Doubt on coalfields funding deepens

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The Independent Online
COAL INVESTMENTS, the company run by Malcolm Edwards, former commercial director of British Coal, is prepared to rebid for the English coalfields if the preferred buyer, RJB Mining, fails to raise the money it needs.

Speculation has mounted that RJB will find it difficult to finance its pounds 900m bid for the bulk of the coal industry in England, due to be completed by Christmas.

RJB, founded by Richard Budge, has offered to pay the Government hundreds of millions of pounds more than its rivals. Coal Investments is thought to have bid pounds 510m for two of the English coalfields and to have valued all three at less than pounds 600m.

English Coal, a management buyout wanting all three English coal regions, also put the price at less than pounds 600m.

BZW, the advisers to RJB, said it was confident it could raise the money for the bid. Mr Budge said the fund-raising would probably be completed by late November.

RJB and the company's advisers are said to be planning a pounds 400m share issue, which would include offering shares to the public. The rest of the pounds 1bn would be provided by bank debt.

Mr Budge said the company's advisers had give the DTI 'letters of high confidence' that they would be able to raise the equity element of the financing requirements.

But sources in the coal and electricity industries say that Mr Budge has been over-optimistic about the size of the market for coal towards the end of the decade and beyond.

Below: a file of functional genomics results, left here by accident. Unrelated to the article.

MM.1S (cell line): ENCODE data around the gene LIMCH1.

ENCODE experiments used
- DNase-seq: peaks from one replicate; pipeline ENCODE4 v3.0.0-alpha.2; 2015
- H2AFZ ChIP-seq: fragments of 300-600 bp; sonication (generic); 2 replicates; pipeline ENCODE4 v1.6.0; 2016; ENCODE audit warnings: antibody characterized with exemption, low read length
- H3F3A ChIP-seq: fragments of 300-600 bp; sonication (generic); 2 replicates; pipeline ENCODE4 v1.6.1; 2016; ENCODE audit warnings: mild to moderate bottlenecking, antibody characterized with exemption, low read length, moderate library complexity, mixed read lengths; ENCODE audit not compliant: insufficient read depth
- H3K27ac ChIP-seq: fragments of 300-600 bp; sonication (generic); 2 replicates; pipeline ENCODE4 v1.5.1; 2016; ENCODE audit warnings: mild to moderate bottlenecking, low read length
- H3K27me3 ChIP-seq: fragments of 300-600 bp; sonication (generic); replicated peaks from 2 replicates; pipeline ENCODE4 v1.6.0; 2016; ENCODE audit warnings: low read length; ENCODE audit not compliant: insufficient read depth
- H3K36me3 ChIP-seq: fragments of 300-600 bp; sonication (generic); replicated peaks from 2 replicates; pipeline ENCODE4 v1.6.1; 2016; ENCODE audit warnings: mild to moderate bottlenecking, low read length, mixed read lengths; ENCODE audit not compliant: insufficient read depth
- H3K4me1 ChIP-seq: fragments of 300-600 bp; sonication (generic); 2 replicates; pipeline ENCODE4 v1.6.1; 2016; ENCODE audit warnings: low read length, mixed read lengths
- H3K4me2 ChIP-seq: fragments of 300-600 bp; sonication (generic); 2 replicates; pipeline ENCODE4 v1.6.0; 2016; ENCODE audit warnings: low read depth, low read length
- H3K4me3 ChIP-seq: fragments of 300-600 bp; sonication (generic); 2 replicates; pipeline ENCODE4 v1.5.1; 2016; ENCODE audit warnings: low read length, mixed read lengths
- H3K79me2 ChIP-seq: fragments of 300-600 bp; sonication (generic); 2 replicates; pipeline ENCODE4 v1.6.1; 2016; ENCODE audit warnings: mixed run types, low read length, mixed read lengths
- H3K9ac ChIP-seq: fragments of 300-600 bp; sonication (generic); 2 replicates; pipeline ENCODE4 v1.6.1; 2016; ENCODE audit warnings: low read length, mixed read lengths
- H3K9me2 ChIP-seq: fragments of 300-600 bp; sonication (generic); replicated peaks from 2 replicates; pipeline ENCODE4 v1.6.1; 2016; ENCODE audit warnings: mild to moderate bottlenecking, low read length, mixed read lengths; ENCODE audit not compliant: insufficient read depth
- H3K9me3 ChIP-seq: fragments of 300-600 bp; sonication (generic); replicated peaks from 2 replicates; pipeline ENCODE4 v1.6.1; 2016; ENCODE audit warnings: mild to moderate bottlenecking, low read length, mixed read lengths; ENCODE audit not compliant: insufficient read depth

There has been a resurgence recently in gas-fired electricity generating projects, which means that coal sales to the generators, National Power and PowerGen, could decline sharply after their present coal supply contracts expire in 1998.

Mr Edwards said: 'Life has got a lot worse for the coal industry since the bids were originally prepared.' An electricity industry source said Mr Budge seemed to be projecting 'way over what the electricity industry is likely to buy'.

The generators, faced with a new monopoly to replace British Coal, are also thought to be concerned that Mr Budge will try to charge very high prices for the coal as he tries to service his company's debt.

There is also disagreement in the industry about the value of millions of tons of coal already mined and stockpiled at pits, which is included in the sale. RJB Mining puts the value of these stocks at about pounds 300m but others believe the value to be nearer pounds 200m.

Separately, it has emerged that millions of tons of these coal stocks have been sold to at least one of the generators at fire sale prices before the announcement by the Government last week of the preferred bidders for the mines.

Industry sources said it was likely that the coal was sold at prices as low as 60p or 70p per gigajoule, which compares with a world price of at least pounds 1.

One electricity industry source said that the coal had certainly been supplied at a very good price.

Companies that had bid against RJB now fear that its advisers will try to argue the Government down on price before the sale is complete.

It would prove extremely embarrassing if RJB ultimately takes over the English coal industry in its entirety at very little more than its competitors were prepared to pay.

(Photographs omitted)